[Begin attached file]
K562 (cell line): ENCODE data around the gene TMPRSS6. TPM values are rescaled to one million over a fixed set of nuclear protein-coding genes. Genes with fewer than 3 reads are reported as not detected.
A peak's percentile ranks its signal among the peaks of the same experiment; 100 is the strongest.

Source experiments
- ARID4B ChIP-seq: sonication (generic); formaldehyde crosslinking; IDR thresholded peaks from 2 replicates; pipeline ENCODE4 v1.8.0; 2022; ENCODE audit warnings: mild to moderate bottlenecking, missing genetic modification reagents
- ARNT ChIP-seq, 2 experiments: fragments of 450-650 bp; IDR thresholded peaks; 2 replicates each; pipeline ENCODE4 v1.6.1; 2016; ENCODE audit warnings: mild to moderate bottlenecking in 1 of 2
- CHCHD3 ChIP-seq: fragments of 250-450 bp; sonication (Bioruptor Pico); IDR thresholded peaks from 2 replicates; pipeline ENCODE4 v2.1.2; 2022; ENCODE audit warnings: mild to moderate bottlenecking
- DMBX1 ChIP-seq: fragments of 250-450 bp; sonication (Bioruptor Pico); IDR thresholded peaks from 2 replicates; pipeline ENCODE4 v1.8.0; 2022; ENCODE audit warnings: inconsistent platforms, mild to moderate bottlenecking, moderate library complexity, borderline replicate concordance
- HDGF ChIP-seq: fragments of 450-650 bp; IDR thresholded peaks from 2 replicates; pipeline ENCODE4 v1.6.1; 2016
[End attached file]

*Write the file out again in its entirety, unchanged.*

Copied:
K562 (cell line): ENCODE data around the gene TMPRSS6. TPM values are rescaled to one million over a fixed set of nuclear protein-coding genes. Genes with fewer than 3 reads are reported as not detected.
A peak's percentile ranks its signal among the peaks of the same experiment; 100 is the strongest.

Source experiments
- ARID4B ChIP-seq: sonication (generic); formaldehyde crosslinking; IDR thresholded peaks from 2 replicates; pipeline ENCODE4 v1.8.0; 2022; ENCODE audit warnings: mild to moderate bottlenecking, missing genetic modification reagents
- ARNT ChIP-seq, 2 experiments: fragments of 450-650 bp; IDR thresholded peaks; 2 replicates each; pipeline ENCODE4 v1.6.1; 2016; ENCODE audit warnings: mild to moderate bottlenecking in 1 of 2
- CHCHD3 ChIP-seq: fragments of 250-450 bp; sonication (Bioruptor Pico); IDR thresholded peaks from 2 replicates; pipeline ENCODE4 v2.1.2; 2022; ENCODE audit warnings: mild to moderate bottlenecking
- DMBX1 ChIP-seq: fragments of 250-450 bp; sonication (Bioruptor Pico); IDR thresholded peaks from 2 replicates; pipeline ENCODE4 v1.8.0; 2022; ENCODE audit warnings: inconsistent platforms, mild to moderate bottlenecking, moderate library complexity, borderline replicate concordance
- HDGF ChIP-seq: fragments of 450-650 bp; IDR thresholded peaks from 2 replicates; pipeline ENCODE4 v1.6.1; 2016